The Integration of Bohemian and Hungarian Aristocrats into the Spanish Habsburg System via Diplomatic Encounters, Cultural Exchange, and News Management (1608–1655)

Tibor Monostori
“Momentum” Holy Crown Research Team, Research Centre for the Humanities
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Hungarian Historical Review Volume 12 Issue 2  (2023):3–36 DOI 10.38145/2023.2.171

The composite state of the Spanish Habsburgs had a fading military, financial and diplomatic predominance in Central Europe in the first half of the seventeenth century. The Bohemian and Hungarian aristocracy was, to varying extents, integrated into the Spanish Habsburg system. This article presents three forms of integration and diplomatic relationship. First, it examines diplomatic and political encounters in the main governmental bodies and diets advising the emperor in decision-making, or more specifically, in the Imperial Privy Council in Vienna and during the diets of the kingdom of Hungary. Spanish Habsburg politicians and diplomats acted in many powerful ways to establish connections with Bohemian and Hungarian aristocrats so that they follow and adjust to their political agenda. Bohemian families (Slavata, Martiniz) had close relations and alliances with Spanish councilors in Vienna (who acted as ambassadors of the Spanish king), and several Hungarian aristocrats had interactions with them during the diets in order to secure the long-term interests of the dynasty in the Kingdom of Hungary. Second, the exchange, purchase, and influence of cultural goods and objects (e.g., books and gifts) and the ways in which these cultural goods were put to use, as well as the migration of people, show that the relationship went well beyond power politics and formal diplomatic relations. Personal and cultural influence and even early signs of acculturation can be clearly detected in several Bohemian and Hungarian families (e.g., the Forgách, Pázmány, and Zrínyi families), who ordered and read hundreds of books from Spanish Habsburg authors (including several books from Spanish Habsburg diplomats) and cities and exchanged diplomatic gifts with their Spanish counterparts. People, including influential figures (soldiers and nobles), also moved among Habsburg political centers, prompted by diplomatic or family relations between Spanish Habsburg politicians and Bohemian or Hungarian families. Third, information gathered in Vienna radiated to all Spanish Habsburg states in different layers of granularity, density, and confidentiality. Top Spanish diplomats could access and transmit classified documents and the texts of international contracts obtained from Central European aristocrats and events. They also sent thousands of reports to their superiors about general news in Bohemia and Hungary. At the same time, lower-ranking nobles often struggled to keep up with and understand international events and trends and failed to get information about the key results of wars and imperial diets, since they lacked access to the network and the seniority to exert adequate influence.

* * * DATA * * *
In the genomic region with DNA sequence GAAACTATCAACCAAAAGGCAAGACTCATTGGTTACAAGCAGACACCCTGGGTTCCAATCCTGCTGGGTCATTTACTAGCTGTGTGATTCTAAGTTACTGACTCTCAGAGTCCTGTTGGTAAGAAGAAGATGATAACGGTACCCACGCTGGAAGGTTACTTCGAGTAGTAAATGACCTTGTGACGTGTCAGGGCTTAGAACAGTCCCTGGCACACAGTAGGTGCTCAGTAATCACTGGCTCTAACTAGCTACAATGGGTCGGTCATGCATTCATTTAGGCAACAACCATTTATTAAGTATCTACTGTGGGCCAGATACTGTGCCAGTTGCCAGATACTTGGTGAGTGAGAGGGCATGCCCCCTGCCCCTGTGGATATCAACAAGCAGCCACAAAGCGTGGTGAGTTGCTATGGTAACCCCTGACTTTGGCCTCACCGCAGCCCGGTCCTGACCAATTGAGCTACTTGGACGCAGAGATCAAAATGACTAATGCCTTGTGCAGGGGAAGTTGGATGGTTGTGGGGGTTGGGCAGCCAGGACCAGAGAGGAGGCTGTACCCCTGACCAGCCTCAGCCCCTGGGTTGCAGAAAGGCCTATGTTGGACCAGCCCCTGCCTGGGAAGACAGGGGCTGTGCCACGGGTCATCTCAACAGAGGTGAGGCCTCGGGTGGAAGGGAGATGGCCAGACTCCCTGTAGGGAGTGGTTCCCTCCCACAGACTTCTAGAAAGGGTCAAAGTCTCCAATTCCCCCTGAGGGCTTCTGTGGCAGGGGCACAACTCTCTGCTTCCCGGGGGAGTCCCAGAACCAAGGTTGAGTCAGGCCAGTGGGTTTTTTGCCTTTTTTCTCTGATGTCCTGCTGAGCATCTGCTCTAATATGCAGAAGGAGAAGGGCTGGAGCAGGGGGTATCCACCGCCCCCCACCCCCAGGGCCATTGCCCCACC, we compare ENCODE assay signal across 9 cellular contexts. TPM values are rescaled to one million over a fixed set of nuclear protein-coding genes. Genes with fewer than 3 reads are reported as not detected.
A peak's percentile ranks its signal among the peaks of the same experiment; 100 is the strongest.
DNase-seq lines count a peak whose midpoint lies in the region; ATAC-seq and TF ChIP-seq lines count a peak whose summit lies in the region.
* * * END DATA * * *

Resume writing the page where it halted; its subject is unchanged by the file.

Keywords: Spanish Monarchy, early modern diplomacy, Habsburg Studies, Central European aristocracy, early modern Hungary, early modern Bohemia

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